Overview

Canthaxanthin is a dye that is similar to the chemical that makes carrots orange. It occurs naturally and can also be made in a laboratory. People use it as medicine.

Canthaxanthin is used to reduce sensitivity to sunlight (photosensitivity) experienced by people who have a rare genetic disease called erythropoietic protoporphyria (EPP). In these people, sunlight can cause skin reactions such as rash, itch, and eczema. Canthaxanthin is also used to reduce sun sensitivity caused by certain medications and other conditions, but there is no good scientific evidence to support these uses.

Orobronze (canthaxanthin) is sold in Canada as a nonprescription "tanning pill." In the U.S., the Food and Drug Administration (FDA) has not approved tanning pills containing canthaxanthin. Nevertheless, these products seem to be readily available to people in the U.S. through mail order and tanning salons.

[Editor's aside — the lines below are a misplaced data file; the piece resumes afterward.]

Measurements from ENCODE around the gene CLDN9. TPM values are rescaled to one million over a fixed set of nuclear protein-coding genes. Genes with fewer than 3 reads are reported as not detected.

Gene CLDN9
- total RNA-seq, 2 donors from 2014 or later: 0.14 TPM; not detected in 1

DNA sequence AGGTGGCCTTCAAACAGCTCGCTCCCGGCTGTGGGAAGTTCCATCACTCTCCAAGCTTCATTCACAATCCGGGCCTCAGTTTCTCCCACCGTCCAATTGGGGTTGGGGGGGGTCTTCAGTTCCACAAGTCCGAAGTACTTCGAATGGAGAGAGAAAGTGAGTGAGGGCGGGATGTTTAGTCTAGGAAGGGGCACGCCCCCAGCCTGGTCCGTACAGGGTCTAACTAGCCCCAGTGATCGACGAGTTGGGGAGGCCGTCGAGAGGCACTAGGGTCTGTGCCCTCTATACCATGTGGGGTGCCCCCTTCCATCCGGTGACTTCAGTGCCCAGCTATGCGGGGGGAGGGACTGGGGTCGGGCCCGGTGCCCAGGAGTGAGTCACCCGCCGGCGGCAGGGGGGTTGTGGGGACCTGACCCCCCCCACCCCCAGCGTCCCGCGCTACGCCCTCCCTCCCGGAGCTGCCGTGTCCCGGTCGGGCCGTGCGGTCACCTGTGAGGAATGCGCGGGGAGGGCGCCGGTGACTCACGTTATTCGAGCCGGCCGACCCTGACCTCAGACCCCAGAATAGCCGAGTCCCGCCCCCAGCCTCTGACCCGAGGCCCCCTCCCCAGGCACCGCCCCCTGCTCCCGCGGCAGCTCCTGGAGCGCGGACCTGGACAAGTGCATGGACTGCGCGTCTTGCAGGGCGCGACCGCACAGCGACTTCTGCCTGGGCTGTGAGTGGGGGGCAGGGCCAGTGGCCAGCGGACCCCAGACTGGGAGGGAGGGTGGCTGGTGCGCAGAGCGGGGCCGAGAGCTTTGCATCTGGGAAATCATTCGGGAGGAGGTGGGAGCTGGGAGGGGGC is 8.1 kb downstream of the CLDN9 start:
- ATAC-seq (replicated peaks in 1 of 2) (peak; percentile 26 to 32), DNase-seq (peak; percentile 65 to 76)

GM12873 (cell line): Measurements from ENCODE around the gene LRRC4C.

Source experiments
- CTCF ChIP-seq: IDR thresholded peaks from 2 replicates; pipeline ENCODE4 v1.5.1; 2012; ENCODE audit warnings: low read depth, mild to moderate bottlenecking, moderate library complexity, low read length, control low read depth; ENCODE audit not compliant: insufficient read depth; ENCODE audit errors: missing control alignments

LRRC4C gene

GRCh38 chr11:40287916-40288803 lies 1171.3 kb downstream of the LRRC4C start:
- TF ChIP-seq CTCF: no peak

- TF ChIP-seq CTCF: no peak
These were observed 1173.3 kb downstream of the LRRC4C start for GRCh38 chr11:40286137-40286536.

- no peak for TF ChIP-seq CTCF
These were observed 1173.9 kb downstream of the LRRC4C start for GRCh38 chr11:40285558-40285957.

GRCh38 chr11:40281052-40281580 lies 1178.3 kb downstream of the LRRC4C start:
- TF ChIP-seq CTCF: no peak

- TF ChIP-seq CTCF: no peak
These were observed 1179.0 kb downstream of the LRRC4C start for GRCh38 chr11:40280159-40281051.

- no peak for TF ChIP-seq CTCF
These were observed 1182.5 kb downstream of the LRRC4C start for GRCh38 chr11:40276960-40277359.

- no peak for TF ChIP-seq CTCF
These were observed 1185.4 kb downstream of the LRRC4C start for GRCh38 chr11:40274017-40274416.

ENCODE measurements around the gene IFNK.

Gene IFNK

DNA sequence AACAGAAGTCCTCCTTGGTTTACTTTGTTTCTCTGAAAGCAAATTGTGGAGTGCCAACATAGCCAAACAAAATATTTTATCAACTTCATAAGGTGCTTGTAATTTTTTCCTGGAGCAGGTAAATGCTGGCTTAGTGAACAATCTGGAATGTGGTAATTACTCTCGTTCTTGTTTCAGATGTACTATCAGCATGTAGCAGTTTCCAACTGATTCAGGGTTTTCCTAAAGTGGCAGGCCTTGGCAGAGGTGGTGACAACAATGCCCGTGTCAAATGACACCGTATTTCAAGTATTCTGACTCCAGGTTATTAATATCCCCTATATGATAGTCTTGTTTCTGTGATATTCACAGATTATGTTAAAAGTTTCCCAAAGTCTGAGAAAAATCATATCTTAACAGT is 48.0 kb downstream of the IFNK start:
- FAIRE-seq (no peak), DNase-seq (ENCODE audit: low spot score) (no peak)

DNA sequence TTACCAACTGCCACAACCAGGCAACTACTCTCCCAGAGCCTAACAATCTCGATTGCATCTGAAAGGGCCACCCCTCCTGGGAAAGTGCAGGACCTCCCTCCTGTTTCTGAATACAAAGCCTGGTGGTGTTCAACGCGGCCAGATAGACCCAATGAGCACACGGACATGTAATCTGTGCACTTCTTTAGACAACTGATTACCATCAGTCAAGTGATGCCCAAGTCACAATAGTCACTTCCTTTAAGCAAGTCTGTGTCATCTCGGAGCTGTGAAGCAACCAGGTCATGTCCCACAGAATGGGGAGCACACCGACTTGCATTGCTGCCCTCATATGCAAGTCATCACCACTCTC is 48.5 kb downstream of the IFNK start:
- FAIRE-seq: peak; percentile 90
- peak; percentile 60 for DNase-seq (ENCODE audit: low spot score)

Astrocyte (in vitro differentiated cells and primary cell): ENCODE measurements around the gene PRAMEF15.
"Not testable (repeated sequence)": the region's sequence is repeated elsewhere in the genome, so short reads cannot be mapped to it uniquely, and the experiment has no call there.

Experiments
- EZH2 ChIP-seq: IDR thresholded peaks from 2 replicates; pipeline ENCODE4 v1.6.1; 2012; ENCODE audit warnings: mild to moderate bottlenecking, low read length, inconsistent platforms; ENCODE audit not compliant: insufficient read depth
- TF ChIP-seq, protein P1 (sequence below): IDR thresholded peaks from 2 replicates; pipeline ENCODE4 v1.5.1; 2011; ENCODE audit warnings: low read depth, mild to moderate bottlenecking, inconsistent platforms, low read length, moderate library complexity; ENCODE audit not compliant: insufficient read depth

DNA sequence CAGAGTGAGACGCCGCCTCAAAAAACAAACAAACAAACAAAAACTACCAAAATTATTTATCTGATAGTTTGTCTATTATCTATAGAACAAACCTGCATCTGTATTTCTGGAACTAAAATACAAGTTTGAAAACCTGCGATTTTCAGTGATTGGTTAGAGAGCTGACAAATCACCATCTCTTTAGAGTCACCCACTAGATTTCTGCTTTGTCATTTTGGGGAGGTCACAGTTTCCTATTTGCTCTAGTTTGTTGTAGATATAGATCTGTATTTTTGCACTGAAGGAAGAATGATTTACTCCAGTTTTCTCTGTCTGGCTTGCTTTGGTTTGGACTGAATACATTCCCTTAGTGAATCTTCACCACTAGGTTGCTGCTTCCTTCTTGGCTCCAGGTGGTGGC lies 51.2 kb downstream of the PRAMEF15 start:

In foods, canthaxanthin is used as food coloring and is added to animal feed to improve the color of chicken skins, egg yolks, salmon, and trout.

In manufacturing, canthaxanthin is used in cosmetics and in medications.

How does it work ?

Canthaxanthin is a dye similar to the carotenes in vegetables such as carrots. It deposits in the skin to produce an artificial "tan." It might protect against sun sensitivity through antioxidant activity.

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